Most women are able to breastfeed their babies without physical or medical issues preventing them. However, many women feel discouraged from breastfeeding due to a lack of knowledge, judgment from friends and family, and how breastfeeding is portrayed in the media.
The World Health Organization created a ten-step process to successful breastfeeding which has shown that it increases successful breastfeeding rates significantly.
1. Infant Feeding Policy
Our midwives are passionate about breastfeeding. We recommend that babies receive only breastmilk for the first six months of life, then offer food complementary to breastmilk. For the first year, breastmilk should be the baby's primary source of nutrition. Food should not be a replacement for breastfeeding. The mother and baby can continue to breastfeed for as long as it works for them.
2. Staff Knowledge
Our midwives are trained in the skills to promote breastfeeding and can assist mothers with common breastfeeding challenges. They are committed to providing support to nursing mothers.
3. Prenatal Support
During pregnancy, midwives will meet with the mother to discuss the importance of breastfeeding and how to successfully breastfeed.
4. Kangaroo Care
We allow for plenty of skin-to-skin contact between the mother and her baby as well as help the mother to initiate breastfeeding within an hour after birth.
Skin-to-skin contact remains important for the baby and their parents as it helps to create a strong attachment and fosters self-regulation.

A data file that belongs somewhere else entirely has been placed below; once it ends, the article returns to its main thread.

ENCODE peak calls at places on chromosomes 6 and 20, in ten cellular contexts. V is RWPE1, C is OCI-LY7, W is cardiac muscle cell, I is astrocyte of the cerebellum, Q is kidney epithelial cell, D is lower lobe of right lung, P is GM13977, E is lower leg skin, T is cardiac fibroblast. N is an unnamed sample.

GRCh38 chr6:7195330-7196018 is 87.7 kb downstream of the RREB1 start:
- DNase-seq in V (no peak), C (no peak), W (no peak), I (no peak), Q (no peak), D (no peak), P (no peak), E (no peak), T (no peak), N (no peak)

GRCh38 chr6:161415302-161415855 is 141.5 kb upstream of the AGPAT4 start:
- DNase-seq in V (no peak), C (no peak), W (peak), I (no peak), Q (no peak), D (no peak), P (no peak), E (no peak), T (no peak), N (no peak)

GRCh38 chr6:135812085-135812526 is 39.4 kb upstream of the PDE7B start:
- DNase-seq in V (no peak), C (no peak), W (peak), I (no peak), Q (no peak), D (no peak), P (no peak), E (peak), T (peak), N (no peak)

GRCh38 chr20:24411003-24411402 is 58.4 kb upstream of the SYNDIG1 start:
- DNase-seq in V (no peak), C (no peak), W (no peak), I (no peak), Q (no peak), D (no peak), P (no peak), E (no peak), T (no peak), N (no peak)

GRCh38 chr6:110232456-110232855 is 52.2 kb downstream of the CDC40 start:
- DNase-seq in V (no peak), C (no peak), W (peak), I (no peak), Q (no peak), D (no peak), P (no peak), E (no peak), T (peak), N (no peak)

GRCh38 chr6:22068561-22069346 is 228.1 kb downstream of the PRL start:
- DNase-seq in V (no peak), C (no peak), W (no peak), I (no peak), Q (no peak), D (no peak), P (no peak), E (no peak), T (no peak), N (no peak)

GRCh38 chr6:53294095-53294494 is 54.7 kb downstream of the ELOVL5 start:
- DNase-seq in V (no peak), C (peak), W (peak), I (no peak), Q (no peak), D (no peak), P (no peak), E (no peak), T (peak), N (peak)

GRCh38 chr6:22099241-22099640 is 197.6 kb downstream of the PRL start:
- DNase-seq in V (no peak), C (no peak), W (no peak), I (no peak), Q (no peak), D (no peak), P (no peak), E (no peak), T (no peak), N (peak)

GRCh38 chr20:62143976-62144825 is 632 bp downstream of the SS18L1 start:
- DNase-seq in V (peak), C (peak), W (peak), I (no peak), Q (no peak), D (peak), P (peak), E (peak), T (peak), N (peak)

5. Support for Mothers
Birth staff will assess that the baby has a good latch, is positioned well, and help mothers with common breastfeeding challenges.
6. Supplement Options
When medically necessary, supplements are available such as human donor breastmilk and formula. Birth staff will instruct parents on how to give formula to their baby safely including sanitizing bottles, correct measurements, and how to pace feed.
We encourage mothers and babies o be kept with each other to bond and respond to their baby's hunger cues quickly.
8. Responsive Nursing
Our midwives will counsel mothers on normal hunger cues and encourage breastfeeding on demand. Hunger cues can look like-
Sucking on hands
Fussing and crying
Crying is usually a baby's last resort and once they have started getting fussy, it can be difficult to calm them enough to get them latched on. Recognizing early hunger cues will be more helpful in the long run.
9. Counseling on Bottles and Pacifiers
While sucking may be an instinctive response for babies, getting the right latch is learned. In the early days of breastfeeding, it's important to hold off on offering a bottle or pacifier for as long as possible as they may cause nipple confusion. Suckling on a breast has different mechanics than sucking on a pacifier or from a bottle. Another risk of offering an artificial nipple or pacifier is to the milk supply. Babies may start taking a pacifier in place of feedings causing the mother to lose her supply.
10. Community Support
We will refer breastfeeding mothers to ongoing breastfeeding support within the community, such as La Leche League. Our midwives can also provide nursing mothers with a list of book recommendations to help troubleshoot breastfeeding issues.
Have you heard about seed cycling, but not quite sure what it is or what it entails? Seed cycling is a practice believed to help regulate hormones by “cycling,” through specific seeds consumed at different stages of the menstrual cycle.
Heidi was in her fourth pregnancy when she found My Family Birth Center and began her prenatal care. She had heard about birth centers from friends who had used them before and she wanted more from her birth than what the hospital could provide.